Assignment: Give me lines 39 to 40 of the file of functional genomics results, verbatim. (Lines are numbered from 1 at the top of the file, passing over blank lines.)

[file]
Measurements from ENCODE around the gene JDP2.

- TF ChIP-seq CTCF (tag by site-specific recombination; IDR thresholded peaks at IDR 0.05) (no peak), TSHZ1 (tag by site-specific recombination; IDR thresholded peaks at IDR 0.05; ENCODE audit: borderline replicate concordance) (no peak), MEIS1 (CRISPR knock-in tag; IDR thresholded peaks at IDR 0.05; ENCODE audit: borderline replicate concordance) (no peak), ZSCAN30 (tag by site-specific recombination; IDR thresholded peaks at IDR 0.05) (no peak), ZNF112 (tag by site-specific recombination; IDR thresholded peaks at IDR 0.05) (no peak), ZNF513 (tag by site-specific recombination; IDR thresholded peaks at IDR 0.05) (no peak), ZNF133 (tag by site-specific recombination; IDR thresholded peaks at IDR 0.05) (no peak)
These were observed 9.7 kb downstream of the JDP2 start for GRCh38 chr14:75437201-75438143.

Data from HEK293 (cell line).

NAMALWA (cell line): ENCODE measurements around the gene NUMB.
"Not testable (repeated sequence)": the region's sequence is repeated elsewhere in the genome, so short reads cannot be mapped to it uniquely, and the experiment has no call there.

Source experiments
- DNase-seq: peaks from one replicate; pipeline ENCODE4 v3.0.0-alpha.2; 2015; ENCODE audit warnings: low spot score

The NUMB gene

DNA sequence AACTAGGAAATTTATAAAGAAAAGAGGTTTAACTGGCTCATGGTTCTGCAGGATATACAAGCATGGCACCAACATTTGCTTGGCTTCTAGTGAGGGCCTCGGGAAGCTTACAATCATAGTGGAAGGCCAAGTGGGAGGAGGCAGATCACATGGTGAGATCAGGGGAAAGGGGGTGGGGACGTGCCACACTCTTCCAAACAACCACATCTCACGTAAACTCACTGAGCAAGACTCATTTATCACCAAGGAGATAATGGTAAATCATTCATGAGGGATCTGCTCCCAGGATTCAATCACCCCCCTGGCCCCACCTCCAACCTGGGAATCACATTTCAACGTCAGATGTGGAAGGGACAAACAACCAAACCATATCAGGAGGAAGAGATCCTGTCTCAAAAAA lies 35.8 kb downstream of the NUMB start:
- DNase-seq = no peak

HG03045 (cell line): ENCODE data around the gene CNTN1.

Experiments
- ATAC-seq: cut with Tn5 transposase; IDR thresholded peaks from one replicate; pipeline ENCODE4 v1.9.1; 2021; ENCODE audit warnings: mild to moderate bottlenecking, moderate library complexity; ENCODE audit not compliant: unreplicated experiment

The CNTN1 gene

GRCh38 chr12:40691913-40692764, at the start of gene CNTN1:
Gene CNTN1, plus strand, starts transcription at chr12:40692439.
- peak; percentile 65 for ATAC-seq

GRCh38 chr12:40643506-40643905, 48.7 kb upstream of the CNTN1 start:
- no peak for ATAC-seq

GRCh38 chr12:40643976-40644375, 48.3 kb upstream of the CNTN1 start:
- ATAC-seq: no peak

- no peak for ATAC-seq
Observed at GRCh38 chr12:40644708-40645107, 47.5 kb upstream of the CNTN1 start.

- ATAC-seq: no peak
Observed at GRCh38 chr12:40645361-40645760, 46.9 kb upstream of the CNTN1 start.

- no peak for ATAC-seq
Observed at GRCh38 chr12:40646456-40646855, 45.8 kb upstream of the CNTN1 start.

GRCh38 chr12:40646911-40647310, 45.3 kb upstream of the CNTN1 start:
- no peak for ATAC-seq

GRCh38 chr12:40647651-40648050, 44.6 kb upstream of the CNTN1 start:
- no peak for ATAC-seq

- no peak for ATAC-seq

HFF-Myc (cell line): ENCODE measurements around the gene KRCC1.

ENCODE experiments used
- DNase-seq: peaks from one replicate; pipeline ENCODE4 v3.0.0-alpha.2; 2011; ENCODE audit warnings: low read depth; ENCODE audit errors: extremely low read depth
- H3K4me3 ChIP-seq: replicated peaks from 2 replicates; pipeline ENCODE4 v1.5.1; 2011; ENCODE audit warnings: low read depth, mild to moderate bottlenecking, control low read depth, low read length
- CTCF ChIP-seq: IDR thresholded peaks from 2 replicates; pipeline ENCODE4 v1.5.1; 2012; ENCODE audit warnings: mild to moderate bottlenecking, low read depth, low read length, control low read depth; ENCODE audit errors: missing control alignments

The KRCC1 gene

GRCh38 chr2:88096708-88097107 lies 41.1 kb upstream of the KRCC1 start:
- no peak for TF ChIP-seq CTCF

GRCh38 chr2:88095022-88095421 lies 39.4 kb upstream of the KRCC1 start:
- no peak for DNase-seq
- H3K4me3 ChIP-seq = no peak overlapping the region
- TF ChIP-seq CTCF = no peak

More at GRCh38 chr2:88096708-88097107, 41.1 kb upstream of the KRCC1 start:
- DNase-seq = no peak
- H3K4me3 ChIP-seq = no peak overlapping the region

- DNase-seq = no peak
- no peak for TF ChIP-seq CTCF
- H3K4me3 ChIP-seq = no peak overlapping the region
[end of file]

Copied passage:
The KRCC1 gene

GRCh38 chr2:88096708-88097107 lies 41.1 kb upstream of the KRCC1 start: